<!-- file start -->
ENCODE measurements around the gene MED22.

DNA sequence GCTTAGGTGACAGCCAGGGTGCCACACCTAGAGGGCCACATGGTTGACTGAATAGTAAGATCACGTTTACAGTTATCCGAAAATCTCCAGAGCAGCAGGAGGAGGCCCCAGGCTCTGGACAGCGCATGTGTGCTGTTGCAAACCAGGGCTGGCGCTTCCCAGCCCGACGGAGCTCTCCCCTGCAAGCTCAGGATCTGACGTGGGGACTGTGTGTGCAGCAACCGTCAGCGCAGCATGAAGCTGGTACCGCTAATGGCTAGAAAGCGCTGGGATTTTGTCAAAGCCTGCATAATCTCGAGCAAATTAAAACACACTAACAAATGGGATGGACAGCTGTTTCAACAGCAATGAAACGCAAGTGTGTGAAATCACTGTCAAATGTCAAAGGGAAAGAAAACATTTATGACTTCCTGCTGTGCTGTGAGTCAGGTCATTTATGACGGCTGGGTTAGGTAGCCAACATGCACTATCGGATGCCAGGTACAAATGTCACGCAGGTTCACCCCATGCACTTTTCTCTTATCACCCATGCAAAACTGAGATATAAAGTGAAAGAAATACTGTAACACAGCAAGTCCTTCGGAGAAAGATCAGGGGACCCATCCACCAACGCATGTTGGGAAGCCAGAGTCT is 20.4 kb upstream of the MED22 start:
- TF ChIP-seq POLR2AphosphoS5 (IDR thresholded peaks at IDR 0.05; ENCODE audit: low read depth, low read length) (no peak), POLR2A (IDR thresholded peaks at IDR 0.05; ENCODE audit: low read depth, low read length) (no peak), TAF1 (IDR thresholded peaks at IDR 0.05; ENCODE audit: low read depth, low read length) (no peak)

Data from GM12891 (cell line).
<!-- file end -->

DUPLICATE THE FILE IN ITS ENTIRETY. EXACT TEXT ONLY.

ENCODE measurements around the gene MED22.

DNA sequence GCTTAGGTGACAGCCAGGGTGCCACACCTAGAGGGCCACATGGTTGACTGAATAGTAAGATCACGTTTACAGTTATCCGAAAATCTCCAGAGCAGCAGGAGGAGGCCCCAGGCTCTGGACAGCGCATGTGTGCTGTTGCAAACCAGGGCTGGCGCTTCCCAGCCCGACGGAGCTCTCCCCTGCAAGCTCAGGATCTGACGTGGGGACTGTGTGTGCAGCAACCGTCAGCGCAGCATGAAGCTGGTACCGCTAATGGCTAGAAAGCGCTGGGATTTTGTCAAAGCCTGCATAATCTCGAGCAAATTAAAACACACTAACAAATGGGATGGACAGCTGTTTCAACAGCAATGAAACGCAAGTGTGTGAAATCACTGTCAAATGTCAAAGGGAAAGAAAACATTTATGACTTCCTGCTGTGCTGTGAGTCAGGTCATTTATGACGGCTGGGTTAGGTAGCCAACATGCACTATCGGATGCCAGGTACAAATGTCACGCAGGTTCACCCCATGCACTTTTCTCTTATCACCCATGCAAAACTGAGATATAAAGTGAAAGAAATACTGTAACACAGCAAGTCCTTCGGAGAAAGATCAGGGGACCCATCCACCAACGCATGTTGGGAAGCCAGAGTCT is 20.4 kb upstream of the MED22 start:
- TF ChIP-seq POLR2AphosphoS5 (IDR thresholded peaks at IDR 0.05; ENCODE audit: low read depth, low read length) (no peak), POLR2A (IDR thresholded peaks at IDR 0.05; ENCODE audit: low read depth, low read length) (no peak), TAF1 (IDR thresholded peaks at IDR 0.05; ENCODE audit: low read depth, low read length) (no peak)

Data from GM12891 (cell line).